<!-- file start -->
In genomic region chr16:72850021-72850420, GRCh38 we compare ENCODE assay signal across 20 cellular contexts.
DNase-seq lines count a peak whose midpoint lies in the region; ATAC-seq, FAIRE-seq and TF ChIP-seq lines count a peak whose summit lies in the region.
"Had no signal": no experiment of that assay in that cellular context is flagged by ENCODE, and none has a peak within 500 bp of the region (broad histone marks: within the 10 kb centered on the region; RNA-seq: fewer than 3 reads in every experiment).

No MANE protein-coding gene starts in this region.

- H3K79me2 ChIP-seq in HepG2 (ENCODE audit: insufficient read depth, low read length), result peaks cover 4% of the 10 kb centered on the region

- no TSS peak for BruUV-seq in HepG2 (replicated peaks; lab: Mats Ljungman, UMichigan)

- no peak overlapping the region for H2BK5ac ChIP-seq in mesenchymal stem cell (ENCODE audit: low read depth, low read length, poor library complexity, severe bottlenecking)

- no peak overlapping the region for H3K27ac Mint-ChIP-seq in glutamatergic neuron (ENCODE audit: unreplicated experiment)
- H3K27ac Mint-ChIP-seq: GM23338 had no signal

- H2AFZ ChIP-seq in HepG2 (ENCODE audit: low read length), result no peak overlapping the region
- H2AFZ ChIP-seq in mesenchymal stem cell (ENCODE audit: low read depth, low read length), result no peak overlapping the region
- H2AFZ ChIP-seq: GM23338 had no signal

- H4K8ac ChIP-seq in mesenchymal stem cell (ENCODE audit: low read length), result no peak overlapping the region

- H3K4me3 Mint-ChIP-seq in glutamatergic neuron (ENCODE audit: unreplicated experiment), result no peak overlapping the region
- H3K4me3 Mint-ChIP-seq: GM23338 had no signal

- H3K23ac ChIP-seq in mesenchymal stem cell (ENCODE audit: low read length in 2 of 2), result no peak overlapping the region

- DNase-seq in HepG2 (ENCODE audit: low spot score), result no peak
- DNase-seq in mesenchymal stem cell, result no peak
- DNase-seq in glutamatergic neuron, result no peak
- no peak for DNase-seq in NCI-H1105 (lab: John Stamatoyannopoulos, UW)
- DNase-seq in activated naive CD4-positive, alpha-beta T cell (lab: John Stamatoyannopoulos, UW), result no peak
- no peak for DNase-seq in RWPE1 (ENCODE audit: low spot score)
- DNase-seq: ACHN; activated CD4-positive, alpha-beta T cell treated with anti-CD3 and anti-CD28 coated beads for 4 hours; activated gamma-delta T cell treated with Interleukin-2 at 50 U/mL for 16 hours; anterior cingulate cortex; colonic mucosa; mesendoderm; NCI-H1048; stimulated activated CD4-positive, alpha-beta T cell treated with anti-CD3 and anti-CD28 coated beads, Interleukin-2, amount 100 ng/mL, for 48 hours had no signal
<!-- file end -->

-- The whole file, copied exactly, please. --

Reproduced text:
In genomic region chr16:72850021-72850420, GRCh38 we compare ENCODE assay signal across 20 cellular contexts.
DNase-seq lines count a peak whose midpoint lies in the region; ATAC-seq, FAIRE-seq and TF ChIP-seq lines count a peak whose summit lies in the region.
"Had no signal": no experiment of that assay in that cellular context is flagged by ENCODE, and none has a peak within 500 bp of the region (broad histone marks: within the 10 kb centered on the region; RNA-seq: fewer than 3 reads in every experiment).

No MANE protein-coding gene starts in this region.

- H3K79me2 ChIP-seq in HepG2 (ENCODE audit: insufficient read depth, low read length), result peaks cover 4% of the 10 kb centered on the region

- no TSS peak for BruUV-seq in HepG2 (replicated peaks; lab: Mats Ljungman, UMichigan)

- no peak overlapping the region for H2BK5ac ChIP-seq in mesenchymal stem cell (ENCODE audit: low read depth, low read length, poor library complexity, severe bottlenecking)

- no peak overlapping the region for H3K27ac Mint-ChIP-seq in glutamatergic neuron (ENCODE audit: unreplicated experiment)
- H3K27ac Mint-ChIP-seq: GM23338 had no signal

- H2AFZ ChIP-seq in HepG2 (ENCODE audit: low read length), result no peak overlapping the region
- H2AFZ ChIP-seq in mesenchymal stem cell (ENCODE audit: low read depth, low read length), result no peak overlapping the region
- H2AFZ ChIP-seq: GM23338 had no signal

- H4K8ac ChIP-seq in mesenchymal stem cell (ENCODE audit: low read length), result no peak overlapping the region

- H3K4me3 Mint-ChIP-seq in glutamatergic neuron (ENCODE audit: unreplicated experiment), result no peak overlapping the region
- H3K4me3 Mint-ChIP-seq: GM23338 had no signal

- H3K23ac ChIP-seq in mesenchymal stem cell (ENCODE audit: low read length in 2 of 2), result no peak overlapping the region

- DNase-seq in HepG2 (ENCODE audit: low spot score), result no peak
- DNase-seq in mesenchymal stem cell, result no peak
- DNase-seq in glutamatergic neuron, result no peak
- no peak for DNase-seq in NCI-H1105 (lab: John Stamatoyannopoulos, UW)
- DNase-seq in activated naive CD4-positive, alpha-beta T cell (lab: John Stamatoyannopoulos, UW), result no peak
- no peak for DNase-seq in RWPE1 (ENCODE audit: low spot score)
- DNase-seq: ACHN; activated CD4-positive, alpha-beta T cell treated with anti-CD3 and anti-CD28 coated beads for 4 hours; activated gamma-delta T cell treated with Interleukin-2 at 50 U/mL for 16 hours; anterior cingulate cortex; colonic mucosa; mesendoderm; NCI-H1048; stimulated activated CD4-positive, alpha-beta T cell treated with anti-CD3 and anti-CD28 coated beads, Interleukin-2, amount 100 ng/mL, for 48 hours had no signal